Where there is social media, there is customer service. Through having a social media presence it is inevitable that your clients will try to reach out through your social media channels. Especially when it comes to customer service, social media can be a curse and savior at the same time. Everyone stumbled upon on the embarrassing social media customer service moments made by other companies, that everyone tries to avoid as good as they can. That said, keep in mind that there aren’t only downsides to social media yet it is also a really good way of providing excellent social media customer service. But going back to our initial thought: What is the relation between social media and customer service? What do you have to keep in mind when my Facebook timeline or Twitter feed suddenly becomes an additional support channel?
A quick answer to this question can be found in using dedicated customer support metrics. We will take a look at observational and analyzing elements that will help you to provide excellent support via social media, and also give you useful insights into the performance of your customer support activities. In order to improve you customer satisfaction department on the long run, we want to highlight some metrics that will bring light into the dark sphere of customer support on social media platforms. Let the quest begin.
Be quick! Response Time in customer service
The reason why your customers try to reach out to you via Twitter or Facebook is that they want to have a quick answer to their question. According to a study by the Social Habit, 42% of customers that use social media as a customer service channel, expect a response within 60 minutes. That means your customers want a quick answer, otherwise they would have sent you a letter or a fax (some people still do that). But how should you measure the quickness and effectiveness of your support team? An indicator that gives you an idea of your replying time is the response time metric. This metric lets you know how fast your customer service employees answer on your social media platforms.
Therefore, it is necessary to include a dedicated response time metric to your social media analysis. That said, it is also really crucial to dig deeper into this topic by not only analyzing the response time in general, but also by differentiating your answers in different time periods. An example could look like that: Cluster your answers in different sections. A segment for posts that were answered in less that 2 hrs, one for posts that were answered in 2-8 hrs, and finally a column for post you haven’t replied to (you should definitely avoid this!)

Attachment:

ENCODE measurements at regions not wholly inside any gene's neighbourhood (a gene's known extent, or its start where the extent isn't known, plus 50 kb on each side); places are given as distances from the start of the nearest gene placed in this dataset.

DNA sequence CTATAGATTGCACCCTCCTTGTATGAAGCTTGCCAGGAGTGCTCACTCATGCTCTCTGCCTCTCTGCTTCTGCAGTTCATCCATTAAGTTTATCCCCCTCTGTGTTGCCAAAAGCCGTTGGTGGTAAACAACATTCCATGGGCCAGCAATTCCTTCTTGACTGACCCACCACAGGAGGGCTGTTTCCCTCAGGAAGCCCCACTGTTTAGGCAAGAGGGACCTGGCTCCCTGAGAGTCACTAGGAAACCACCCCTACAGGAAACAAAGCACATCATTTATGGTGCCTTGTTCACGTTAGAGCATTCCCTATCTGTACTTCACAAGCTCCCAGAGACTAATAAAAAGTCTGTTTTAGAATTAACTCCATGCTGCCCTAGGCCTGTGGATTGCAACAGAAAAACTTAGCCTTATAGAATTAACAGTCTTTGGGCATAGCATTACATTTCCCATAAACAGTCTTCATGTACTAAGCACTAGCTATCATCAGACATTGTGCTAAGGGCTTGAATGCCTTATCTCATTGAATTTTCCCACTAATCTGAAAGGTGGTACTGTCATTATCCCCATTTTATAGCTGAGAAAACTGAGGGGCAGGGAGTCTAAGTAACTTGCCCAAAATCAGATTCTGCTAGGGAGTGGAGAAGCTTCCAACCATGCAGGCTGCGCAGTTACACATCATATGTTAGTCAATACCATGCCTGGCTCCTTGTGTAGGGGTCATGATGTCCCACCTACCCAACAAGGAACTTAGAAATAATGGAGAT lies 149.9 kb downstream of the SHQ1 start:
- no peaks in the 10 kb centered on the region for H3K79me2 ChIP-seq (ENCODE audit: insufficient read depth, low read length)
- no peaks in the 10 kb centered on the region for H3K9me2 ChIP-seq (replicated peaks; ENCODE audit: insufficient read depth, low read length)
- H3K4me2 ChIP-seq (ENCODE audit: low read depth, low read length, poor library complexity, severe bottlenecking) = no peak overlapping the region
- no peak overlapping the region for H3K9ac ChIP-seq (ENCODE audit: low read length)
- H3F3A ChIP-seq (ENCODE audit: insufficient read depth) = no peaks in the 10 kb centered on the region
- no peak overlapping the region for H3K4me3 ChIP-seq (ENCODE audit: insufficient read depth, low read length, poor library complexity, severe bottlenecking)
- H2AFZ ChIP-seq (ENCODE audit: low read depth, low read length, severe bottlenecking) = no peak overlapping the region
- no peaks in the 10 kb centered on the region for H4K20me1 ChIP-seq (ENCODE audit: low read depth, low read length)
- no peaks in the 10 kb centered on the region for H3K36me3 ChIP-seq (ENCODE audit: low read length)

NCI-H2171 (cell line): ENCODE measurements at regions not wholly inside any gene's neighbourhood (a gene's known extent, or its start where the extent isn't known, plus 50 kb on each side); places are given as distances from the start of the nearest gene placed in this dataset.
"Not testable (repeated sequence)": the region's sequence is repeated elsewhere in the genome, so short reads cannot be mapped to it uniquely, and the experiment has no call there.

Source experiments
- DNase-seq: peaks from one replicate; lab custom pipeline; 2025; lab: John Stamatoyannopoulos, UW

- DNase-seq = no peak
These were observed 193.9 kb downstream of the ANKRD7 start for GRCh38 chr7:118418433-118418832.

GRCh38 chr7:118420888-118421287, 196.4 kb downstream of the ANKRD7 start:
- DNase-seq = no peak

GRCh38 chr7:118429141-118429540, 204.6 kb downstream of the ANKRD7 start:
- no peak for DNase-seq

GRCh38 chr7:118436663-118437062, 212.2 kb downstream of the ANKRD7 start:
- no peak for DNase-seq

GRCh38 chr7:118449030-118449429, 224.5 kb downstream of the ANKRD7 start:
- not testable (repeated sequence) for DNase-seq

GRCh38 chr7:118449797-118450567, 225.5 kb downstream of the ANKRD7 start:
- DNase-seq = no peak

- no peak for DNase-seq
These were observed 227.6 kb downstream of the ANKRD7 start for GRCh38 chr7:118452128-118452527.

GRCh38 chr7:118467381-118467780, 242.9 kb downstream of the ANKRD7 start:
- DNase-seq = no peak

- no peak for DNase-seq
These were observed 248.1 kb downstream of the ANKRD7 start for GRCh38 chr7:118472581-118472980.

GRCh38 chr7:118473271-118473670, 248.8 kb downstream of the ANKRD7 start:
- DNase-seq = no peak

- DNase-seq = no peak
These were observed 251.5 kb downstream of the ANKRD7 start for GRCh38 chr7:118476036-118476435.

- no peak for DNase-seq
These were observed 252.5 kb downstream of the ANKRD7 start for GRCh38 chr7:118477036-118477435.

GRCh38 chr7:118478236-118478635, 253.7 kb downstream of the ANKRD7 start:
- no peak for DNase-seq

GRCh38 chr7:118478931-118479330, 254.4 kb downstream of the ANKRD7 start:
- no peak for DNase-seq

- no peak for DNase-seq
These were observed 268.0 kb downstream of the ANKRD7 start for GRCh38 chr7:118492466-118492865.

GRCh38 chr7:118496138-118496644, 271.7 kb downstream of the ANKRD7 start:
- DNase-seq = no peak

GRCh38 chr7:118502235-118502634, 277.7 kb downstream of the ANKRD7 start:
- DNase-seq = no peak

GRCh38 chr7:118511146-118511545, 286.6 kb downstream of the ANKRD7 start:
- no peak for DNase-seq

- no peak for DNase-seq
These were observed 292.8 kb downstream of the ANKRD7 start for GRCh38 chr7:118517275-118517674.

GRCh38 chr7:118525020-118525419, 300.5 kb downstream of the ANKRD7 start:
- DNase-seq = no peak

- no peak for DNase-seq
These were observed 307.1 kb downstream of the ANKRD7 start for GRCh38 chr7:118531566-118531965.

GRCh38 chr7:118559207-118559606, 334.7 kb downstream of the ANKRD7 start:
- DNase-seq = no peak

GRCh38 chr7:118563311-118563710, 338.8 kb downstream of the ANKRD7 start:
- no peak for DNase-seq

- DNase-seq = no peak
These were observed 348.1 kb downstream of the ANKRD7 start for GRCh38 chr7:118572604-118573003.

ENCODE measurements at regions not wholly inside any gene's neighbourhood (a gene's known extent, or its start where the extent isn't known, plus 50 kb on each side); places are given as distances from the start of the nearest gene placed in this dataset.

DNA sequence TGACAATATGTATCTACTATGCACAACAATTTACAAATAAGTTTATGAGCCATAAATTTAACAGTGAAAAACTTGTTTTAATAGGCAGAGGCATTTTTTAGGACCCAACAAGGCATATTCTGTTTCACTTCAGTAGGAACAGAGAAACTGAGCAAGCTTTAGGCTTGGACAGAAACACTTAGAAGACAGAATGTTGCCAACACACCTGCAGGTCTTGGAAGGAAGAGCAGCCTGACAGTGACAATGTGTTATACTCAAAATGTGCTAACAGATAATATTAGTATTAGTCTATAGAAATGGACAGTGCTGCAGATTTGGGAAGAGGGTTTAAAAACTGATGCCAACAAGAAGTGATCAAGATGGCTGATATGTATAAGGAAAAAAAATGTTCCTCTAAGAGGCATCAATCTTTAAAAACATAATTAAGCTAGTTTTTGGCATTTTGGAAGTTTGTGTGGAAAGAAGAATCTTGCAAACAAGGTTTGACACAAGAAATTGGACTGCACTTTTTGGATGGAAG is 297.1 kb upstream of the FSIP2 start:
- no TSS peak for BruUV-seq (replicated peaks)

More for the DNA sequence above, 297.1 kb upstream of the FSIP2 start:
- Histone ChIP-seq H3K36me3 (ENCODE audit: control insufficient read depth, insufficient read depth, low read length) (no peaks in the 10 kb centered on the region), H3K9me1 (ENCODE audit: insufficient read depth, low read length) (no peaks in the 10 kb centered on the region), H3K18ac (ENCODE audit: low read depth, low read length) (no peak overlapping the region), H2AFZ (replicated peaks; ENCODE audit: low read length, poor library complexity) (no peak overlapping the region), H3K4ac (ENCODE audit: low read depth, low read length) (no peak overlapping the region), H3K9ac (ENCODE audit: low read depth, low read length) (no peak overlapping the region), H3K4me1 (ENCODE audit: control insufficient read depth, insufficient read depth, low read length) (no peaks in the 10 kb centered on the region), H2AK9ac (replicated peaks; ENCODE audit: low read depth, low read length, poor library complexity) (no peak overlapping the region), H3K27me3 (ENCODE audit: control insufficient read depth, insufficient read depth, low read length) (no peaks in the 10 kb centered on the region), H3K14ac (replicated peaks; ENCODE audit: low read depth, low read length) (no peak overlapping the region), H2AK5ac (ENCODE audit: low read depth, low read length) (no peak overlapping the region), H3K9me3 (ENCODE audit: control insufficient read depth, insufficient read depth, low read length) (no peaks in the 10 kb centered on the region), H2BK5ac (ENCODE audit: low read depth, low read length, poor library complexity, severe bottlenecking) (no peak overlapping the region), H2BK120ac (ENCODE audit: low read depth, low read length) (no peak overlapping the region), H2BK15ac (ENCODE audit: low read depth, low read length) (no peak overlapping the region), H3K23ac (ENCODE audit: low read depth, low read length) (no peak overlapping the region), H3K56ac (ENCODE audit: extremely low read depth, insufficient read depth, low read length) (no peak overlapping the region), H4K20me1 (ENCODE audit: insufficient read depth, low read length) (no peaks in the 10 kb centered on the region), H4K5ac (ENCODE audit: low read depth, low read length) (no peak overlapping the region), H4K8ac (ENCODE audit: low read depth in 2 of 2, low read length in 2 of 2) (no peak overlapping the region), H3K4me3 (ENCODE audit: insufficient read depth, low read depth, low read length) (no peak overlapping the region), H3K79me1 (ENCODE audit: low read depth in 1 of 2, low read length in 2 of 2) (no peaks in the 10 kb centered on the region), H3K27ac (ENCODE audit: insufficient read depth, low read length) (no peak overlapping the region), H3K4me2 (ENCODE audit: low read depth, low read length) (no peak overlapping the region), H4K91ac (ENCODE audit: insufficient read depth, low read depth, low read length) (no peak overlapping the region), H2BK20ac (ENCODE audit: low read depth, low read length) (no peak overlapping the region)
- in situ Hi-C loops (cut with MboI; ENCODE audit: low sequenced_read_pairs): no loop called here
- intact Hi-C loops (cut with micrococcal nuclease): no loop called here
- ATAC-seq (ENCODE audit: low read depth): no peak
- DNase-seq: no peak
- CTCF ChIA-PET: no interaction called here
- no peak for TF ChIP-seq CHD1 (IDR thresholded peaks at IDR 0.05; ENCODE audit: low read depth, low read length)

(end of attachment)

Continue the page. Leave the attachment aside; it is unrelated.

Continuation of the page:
In addition, these customer service metrics are also great for benchmarking your performance against your competitors. From this observation we can already create our first key take away: Be there for your customers and try to get back to them as fast as the wind. Do you want to learn more about your response time? Sign-up for our 14 day trial!
One of the fastest and better Customer Service: @JetBlue ! Thanks and Happy Thanksgiving
— Esaí Vélez (@EvpLares14) 26 November 2015
Learn more about your social media customer service!
After we measured your quickness, we are now focusing on learning more about your customers. To gain a broader understanding of your customers it is necessary to have an overview of your incoming requests. Most of the customers that get in touch with a company are hungry for answers. A good way to receive an overview of all your incoming questions is a dedicated questions table that gathers all questions on Facebook, Instagram, Twitter and YouTube. In quintly, you have the convenient possibility to analyze all your customer questions with a questions table. This table collects all questions that have been asked by your customers.
Listen to your customers
So far we have covered the response time and the customer questions metrics. The third metric we want to focus on are the user posts. Instead of solely looking at customer questions, we now want to look at all incoming user posts. The user post table is a really helpful and valuable metric, because you receive a direct and measurable overview of all your customer posts. By summarizing all of your posts per day (quintly also offers you the possibility to drill this metric down to specific hours of the day) you receive more specific insights on the post behavior of your social media follower base, and the workload that your social media employees have to handle.
An extreme example on how listening to your customers not only can be beneficial for your customer service team, but also for your marketing team was shown by the American restaurant chain Mortons. The loyal and tremendously hungry customer Peter Shankman sent out a tweet to his favorite restaurant asking them for a free steak.
Imagine you sent out an innocent request, just for the fun of it and and all of the sudden a 24 oz. porterhouse steak is waiting for your at the airport.
This example is of course extraordinary, but it shows that listening to your customers can be a huge benefit to build up a good relationship with your customers. Another great example on how listening to your customers can put a smile on their faces was made by the British supermarket chain Sainsbury’s. They engaged in a really funny twitter conversation with one of their customers about a really “fishy” topic.
I hope you have learnt more about how an analysis of your social media profiles can be a huge help for your customer service department. Of course, these customer service metrics are not a guarantee for instant success, but they can help you make your customer service more efficient on a long term perspective. So let’s sum up our findings: Try to focus on these three values – quickness, learning and listening – and you will be on the safe side. Trust us, your customers will appreciate your effort.